Mary Williams

Mary Williams


Postdoc Research Associate


Mary took an interest in science through the pages of National Geographic along with her parents’ command “go play outside.” After an early career of romping around the Pacific Northwest collecting frogs to fill her neighbor’s swimming pool, she pursued degrees in biology and rangeland ecology. She has spent most of her adult career in the arid lands of Colorado, New Mexico, Washington, and Wyoming studying mine-land reclamation and shrub-steppe ecological sites. 

Research Interests

  • Restoration ecology, shrub-steppe ecosystems, inventory and monitoring, native plant propagation, rangeland health, wildlife habitat, and vegetation structure

Recent Publications

  • Williams, M.I., G.B. Paige, T.L. Thurow, A.L. Hild, and K.G. Gerow. 2011. Songbird relationships to shrub-steppe ecological site characteristics. Rangeland Ecology and Management 64:109-118.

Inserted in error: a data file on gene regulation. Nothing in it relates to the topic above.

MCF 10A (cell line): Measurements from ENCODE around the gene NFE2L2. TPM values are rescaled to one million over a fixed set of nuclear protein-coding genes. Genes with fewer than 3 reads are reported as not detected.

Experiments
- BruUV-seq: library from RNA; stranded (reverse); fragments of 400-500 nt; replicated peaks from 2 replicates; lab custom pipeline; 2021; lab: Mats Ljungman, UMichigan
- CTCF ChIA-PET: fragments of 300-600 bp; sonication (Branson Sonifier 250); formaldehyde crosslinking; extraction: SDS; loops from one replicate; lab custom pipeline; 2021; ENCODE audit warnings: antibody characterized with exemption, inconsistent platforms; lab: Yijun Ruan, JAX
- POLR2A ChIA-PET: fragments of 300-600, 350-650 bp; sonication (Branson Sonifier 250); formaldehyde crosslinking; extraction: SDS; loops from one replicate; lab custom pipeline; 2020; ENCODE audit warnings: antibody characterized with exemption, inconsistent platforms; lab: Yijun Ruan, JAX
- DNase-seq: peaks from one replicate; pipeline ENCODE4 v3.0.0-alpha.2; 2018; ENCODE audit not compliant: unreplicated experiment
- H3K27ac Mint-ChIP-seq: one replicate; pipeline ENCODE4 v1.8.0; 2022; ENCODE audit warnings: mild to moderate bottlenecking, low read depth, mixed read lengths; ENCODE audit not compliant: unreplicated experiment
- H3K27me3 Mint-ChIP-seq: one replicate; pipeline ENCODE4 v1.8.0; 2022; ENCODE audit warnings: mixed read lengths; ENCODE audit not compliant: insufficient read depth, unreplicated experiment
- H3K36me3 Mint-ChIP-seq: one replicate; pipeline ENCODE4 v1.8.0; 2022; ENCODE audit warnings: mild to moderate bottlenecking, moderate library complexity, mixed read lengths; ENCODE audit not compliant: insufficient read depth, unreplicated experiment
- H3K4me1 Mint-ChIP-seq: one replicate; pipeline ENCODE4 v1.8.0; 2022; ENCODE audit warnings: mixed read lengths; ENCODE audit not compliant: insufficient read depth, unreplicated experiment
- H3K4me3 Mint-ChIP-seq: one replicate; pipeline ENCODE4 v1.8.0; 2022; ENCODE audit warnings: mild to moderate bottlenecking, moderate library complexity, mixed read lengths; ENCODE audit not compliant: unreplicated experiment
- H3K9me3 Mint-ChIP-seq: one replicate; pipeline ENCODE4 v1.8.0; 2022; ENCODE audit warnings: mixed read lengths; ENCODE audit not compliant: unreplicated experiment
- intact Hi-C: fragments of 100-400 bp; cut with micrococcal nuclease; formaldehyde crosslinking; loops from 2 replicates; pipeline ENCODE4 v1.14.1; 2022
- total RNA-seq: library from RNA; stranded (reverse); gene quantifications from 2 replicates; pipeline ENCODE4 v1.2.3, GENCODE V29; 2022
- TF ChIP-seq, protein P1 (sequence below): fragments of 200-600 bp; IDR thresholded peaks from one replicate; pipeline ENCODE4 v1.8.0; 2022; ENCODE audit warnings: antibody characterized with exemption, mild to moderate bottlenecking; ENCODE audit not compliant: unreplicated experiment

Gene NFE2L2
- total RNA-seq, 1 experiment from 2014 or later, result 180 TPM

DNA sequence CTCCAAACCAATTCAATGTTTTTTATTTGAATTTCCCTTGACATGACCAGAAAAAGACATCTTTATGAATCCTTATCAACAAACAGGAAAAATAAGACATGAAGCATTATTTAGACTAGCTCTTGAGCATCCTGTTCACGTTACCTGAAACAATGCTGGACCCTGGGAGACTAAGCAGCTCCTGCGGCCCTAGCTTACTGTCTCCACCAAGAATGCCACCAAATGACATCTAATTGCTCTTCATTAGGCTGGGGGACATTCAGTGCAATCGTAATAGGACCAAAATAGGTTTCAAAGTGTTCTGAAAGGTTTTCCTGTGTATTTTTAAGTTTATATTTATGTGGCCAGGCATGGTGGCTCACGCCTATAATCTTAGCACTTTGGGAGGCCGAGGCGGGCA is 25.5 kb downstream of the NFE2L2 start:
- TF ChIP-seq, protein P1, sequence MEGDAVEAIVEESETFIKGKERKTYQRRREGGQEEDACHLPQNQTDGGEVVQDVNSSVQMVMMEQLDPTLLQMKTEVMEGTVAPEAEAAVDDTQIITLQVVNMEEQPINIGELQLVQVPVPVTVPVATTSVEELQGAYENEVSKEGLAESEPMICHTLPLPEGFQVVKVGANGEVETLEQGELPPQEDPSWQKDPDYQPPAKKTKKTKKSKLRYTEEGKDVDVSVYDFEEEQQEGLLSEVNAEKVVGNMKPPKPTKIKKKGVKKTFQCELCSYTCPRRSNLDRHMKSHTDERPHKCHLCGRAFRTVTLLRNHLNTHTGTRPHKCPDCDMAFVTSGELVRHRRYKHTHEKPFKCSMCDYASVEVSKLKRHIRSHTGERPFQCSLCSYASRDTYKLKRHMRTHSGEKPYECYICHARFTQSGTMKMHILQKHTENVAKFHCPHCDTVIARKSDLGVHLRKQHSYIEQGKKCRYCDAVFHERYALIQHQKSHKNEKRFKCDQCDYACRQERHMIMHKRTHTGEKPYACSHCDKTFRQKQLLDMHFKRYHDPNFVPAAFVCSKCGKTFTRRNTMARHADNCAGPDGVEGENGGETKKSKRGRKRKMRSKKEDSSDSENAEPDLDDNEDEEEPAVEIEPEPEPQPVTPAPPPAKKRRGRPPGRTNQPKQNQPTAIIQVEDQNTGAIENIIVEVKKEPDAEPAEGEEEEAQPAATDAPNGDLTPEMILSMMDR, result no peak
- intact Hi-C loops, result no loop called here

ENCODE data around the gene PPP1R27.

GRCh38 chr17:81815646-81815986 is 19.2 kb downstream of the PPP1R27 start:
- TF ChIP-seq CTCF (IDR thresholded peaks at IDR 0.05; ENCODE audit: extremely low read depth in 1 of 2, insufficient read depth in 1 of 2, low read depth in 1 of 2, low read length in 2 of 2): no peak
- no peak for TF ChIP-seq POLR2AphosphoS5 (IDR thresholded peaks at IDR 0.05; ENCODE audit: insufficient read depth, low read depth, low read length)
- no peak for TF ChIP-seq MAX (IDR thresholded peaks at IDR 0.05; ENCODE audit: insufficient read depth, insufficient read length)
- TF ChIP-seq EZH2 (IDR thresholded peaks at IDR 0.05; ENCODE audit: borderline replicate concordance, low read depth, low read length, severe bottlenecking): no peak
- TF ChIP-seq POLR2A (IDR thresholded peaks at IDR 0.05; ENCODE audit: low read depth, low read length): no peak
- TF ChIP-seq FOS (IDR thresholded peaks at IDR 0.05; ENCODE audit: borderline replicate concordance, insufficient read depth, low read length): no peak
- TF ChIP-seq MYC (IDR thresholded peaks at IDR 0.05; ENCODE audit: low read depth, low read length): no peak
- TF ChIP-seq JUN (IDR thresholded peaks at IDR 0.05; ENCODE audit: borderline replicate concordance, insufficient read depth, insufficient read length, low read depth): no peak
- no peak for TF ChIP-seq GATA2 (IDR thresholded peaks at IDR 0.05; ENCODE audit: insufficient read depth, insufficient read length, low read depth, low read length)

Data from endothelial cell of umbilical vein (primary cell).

• Williams, M.I., T.L. Thurow, G.B. Paige, A.L. Hild, and K.G. Gerow. 2011. Shrubland passerine bird density patterns in relation to ecological sites. In: C.L. Wambolt, S.G. Kitchen, M. R. Fisina, B. Sowell, R.B. Keigley, P. Palacios, and J. Robinson (EDS). Proceedings: 15th Wildland Shrub Symposium. Bozeman, MT, USA: Natural Resources and Environmental Issues 16. 292 p.
  • Hild, A.L., N.L. Shaw, G.B. Paige, and M.I. Williams. 2009. Native plant re-establishment: What is integrated reclamation? In: R.I. Bamhisel (ED). Proceedings: Billings Land Reclamation Symposium: Revitalizing the environment: proven solutions and innovative approaches. Lexington, KY, USA: American Society of Mining and Reclamation.

Current Research

  • Mary is working with researchers from Michigan Tech University and US Forest Service on an annotation of native plant transfer guidelines with special emphasis on assisted migration, climate change, nursery operations, seed collection and storage, and restoration. A major goal of this project is to provide a literary foundation that will identify knowledge gaps and guide research and development to factor in future climate scenarios.